Plant organ growth is not so different from animals

phys.org | 11/26/2019 | Staff
anikianiki (Posted by) Level 3
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For a long time, researchers assumed that cell death occurs mainly during animal organ growth, but not in plant organs. A research group led by Hannele Tuominen from UPSC has now demonstrated that the death of certain cells in the root facilitated the growth of lateral roots. These new findings hint at organ growth of plants and animals might not be so different as thought. The study was published today in the journal Current Biology.

In contrast to animals, plants form new organs like lateral roots continuously. These roots grow out from the main root and explore the soil for nutrients while providing additional stability to anchor the plant in the soil. Elimination of cells plays an important role in animal development, e.g., for the formation of fingers or toes. The cells between the digits die during development to allow the establishment of the individual digits. , Developmental cell death also occurs in plants, but so far, it has been unclear whether this is needed to facilitate the emergence of lateral roots.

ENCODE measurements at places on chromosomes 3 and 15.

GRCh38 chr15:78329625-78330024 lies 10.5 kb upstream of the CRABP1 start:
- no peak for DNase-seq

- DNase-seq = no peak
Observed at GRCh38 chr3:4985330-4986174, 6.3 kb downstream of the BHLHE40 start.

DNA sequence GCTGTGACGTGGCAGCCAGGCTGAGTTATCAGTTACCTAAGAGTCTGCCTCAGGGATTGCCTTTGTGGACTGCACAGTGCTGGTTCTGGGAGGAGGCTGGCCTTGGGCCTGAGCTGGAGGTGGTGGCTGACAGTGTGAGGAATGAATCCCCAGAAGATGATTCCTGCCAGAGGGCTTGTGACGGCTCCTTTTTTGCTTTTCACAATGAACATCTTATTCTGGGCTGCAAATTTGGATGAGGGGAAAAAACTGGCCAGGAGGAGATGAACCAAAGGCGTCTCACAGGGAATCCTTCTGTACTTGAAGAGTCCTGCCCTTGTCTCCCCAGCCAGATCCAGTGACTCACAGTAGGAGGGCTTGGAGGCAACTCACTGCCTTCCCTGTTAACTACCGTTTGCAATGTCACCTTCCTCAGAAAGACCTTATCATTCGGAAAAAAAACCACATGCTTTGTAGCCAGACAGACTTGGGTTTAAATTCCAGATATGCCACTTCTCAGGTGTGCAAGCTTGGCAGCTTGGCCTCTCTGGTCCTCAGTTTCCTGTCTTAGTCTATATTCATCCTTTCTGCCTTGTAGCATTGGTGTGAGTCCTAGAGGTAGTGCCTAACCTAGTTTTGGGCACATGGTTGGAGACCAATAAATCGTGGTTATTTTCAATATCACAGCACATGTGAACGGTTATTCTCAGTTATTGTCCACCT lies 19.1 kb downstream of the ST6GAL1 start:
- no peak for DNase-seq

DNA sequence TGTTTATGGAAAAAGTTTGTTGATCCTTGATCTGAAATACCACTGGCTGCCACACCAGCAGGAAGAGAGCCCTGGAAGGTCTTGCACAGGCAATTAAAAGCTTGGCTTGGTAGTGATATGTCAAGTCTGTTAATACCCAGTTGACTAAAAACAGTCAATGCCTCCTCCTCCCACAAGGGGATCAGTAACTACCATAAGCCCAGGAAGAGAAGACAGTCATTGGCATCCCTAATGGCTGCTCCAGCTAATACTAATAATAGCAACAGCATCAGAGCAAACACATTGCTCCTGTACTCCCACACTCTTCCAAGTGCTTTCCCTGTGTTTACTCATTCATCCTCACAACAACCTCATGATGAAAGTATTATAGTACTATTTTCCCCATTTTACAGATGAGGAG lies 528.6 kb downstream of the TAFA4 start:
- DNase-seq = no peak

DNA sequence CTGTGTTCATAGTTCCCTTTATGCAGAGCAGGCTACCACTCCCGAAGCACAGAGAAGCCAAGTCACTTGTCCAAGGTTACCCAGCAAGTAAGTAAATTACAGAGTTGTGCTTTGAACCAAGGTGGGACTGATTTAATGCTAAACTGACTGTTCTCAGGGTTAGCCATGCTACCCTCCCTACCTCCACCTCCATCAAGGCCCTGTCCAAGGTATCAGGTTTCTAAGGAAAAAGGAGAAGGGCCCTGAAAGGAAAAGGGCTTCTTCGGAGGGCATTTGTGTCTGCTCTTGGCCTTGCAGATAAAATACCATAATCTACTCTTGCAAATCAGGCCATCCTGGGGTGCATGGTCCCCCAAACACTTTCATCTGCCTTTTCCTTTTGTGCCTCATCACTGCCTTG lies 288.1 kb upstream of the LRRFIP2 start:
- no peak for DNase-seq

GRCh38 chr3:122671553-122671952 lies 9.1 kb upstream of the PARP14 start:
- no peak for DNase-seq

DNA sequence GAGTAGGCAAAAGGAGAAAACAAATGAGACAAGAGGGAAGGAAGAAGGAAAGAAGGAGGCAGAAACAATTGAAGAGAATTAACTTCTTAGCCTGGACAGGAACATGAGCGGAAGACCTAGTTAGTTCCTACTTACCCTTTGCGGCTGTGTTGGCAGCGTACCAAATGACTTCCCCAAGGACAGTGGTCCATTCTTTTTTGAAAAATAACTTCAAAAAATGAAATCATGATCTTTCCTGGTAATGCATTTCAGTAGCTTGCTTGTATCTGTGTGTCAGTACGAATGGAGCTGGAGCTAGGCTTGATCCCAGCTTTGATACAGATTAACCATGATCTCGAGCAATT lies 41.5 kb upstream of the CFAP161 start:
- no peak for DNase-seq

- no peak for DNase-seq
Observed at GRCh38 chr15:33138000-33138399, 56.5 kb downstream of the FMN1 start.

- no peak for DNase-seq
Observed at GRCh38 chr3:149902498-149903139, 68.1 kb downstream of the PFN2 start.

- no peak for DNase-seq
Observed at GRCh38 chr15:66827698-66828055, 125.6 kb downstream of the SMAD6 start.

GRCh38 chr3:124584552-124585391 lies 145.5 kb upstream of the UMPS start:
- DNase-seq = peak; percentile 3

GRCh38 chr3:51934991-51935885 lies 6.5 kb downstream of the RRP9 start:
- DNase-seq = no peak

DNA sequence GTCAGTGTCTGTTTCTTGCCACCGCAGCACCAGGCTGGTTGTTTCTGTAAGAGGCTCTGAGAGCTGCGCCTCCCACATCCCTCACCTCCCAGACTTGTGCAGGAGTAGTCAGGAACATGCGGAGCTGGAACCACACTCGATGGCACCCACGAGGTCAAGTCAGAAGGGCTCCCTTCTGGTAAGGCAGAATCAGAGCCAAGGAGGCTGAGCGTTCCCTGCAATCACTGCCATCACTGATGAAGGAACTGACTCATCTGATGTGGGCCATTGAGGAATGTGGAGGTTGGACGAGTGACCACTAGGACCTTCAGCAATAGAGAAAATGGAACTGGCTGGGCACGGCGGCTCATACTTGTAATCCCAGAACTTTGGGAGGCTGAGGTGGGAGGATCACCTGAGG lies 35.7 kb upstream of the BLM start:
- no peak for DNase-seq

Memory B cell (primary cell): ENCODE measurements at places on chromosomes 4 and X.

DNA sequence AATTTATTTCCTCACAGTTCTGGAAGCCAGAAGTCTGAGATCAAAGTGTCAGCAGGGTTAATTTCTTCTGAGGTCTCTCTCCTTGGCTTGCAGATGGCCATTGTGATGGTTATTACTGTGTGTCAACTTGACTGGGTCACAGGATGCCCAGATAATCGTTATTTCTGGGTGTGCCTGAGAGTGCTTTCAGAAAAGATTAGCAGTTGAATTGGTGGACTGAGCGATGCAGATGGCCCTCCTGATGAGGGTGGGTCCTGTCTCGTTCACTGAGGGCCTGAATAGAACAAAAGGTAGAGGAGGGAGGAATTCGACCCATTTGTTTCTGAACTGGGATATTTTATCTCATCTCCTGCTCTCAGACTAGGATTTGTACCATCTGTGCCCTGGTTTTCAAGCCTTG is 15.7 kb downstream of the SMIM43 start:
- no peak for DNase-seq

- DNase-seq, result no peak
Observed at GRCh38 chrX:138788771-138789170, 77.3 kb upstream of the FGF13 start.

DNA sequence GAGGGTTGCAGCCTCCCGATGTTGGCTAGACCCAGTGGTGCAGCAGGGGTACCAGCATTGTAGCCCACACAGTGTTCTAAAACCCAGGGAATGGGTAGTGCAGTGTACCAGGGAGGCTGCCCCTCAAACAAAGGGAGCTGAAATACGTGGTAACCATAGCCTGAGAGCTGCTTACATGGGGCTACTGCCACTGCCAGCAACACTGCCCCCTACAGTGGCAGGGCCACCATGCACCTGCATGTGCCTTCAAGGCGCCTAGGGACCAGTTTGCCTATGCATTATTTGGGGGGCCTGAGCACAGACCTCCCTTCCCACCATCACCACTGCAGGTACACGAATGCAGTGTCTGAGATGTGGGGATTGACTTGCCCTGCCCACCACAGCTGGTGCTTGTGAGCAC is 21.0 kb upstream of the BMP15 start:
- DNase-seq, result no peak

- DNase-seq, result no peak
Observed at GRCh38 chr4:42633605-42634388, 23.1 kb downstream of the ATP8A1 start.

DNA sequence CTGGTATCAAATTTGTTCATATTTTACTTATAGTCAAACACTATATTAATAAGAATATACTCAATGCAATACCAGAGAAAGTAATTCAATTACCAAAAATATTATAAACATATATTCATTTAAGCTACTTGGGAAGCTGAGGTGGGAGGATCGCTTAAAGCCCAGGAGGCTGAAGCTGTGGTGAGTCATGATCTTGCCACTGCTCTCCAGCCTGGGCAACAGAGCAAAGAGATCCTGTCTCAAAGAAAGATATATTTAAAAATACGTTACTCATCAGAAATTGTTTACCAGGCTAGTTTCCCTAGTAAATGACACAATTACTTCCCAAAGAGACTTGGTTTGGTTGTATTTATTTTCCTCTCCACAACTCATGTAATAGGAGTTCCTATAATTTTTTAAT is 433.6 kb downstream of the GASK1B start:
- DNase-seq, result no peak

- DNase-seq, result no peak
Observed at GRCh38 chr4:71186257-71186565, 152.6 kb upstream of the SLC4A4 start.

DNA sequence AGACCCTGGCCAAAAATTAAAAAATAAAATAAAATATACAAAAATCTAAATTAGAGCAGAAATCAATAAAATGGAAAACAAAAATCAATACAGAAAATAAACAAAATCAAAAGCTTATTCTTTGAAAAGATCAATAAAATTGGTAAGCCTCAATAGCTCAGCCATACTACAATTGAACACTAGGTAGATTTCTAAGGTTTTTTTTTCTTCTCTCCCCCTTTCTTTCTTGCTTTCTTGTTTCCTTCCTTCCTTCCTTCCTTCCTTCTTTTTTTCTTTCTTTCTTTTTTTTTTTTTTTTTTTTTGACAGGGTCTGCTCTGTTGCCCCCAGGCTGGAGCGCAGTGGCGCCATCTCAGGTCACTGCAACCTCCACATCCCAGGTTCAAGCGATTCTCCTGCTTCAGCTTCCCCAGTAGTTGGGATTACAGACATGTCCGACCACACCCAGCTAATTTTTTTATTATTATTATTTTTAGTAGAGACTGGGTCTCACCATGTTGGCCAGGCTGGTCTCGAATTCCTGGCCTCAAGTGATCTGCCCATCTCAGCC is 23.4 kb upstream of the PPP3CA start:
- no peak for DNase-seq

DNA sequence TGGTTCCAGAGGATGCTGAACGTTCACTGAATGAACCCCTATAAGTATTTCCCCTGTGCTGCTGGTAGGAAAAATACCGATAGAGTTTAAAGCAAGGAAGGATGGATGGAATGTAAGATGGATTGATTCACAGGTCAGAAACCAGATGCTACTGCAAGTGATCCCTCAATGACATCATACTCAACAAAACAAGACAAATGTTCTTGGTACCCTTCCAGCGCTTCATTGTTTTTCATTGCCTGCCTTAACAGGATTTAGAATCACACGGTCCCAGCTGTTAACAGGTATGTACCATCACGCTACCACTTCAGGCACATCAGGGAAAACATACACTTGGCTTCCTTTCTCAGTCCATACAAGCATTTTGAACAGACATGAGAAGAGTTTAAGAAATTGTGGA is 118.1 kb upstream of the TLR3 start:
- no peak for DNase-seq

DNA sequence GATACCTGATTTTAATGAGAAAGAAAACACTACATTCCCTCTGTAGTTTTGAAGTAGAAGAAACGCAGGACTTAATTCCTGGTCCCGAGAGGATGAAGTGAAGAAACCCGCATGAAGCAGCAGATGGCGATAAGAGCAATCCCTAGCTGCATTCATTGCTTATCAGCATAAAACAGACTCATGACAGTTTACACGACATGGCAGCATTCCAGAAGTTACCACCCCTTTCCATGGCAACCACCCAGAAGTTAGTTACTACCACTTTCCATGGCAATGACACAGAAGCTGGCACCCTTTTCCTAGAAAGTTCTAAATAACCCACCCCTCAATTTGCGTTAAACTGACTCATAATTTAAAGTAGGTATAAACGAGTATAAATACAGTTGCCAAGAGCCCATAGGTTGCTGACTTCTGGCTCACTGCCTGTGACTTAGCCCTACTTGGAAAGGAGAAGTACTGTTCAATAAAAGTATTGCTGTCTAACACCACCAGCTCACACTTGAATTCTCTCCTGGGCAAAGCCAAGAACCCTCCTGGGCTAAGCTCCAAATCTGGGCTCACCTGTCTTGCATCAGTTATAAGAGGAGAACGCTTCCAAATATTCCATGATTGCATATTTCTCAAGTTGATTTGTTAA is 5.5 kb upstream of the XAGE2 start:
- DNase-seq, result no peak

Researchers - Hannele - Tuominen - Associate - Professor

The researchers around Hannele Tuominen, until 2019 associate professor at Umeå University and now professor at SLU, and her postdoc Sacha Escamez, used different methods to demonstrate that cell death occurs and enables lateral roots to emerge from the main root in thale cress plants.

"We first found that genes indicating developmental cell death were activated in cells that are laying over those cells that form the future lateral roots," says Hannele Tuominen....
(Excerpt) Read more at: phys.org
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